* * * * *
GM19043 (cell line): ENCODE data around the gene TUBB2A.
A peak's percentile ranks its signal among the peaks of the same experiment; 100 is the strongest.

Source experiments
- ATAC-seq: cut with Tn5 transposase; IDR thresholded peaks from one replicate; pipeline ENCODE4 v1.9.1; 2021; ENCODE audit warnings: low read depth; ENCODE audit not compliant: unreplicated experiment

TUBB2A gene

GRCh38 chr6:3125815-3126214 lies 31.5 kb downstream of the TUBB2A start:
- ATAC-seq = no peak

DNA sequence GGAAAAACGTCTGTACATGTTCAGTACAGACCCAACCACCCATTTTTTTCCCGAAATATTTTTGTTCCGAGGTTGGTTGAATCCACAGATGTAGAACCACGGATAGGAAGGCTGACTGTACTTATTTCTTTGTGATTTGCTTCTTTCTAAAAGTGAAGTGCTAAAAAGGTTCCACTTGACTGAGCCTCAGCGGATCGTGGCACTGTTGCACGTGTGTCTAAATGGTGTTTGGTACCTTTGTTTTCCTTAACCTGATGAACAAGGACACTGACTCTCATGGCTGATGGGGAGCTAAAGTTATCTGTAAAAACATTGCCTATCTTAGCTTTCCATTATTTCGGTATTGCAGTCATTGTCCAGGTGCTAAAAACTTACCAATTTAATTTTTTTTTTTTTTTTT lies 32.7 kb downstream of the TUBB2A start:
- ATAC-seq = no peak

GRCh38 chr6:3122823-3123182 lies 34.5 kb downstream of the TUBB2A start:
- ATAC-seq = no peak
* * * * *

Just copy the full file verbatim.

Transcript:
GM19043 (cell line): ENCODE data around the gene TUBB2A.
A peak's percentile ranks its signal among the peaks of the same experiment; 100 is the strongest.

Source experiments
- ATAC-seq: cut with Tn5 transposase; IDR thresholded peaks from one replicate; pipeline ENCODE4 v1.9.1; 2021; ENCODE audit warnings: low read depth; ENCODE audit not compliant: unreplicated experiment

TUBB2A gene

GRCh38 chr6:3125815-3126214 lies 31.5 kb downstream of the TUBB2A start:
- ATAC-seq = no peak

DNA sequence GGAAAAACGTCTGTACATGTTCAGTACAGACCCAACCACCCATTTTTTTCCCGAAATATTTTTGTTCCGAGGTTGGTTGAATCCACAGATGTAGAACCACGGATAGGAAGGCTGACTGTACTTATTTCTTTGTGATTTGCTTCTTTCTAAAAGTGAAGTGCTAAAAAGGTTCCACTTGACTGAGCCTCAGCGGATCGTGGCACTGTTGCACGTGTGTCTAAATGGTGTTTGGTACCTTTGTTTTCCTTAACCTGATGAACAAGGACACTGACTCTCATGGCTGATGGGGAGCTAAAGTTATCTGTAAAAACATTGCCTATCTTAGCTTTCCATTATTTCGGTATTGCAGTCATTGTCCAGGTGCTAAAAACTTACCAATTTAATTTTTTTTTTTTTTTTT lies 32.7 kb downstream of the TUBB2A start:
- ATAC-seq = no peak

GRCh38 chr6:3122823-3123182 lies 34.5 kb downstream of the TUBB2A start:
- ATAC-seq = no peak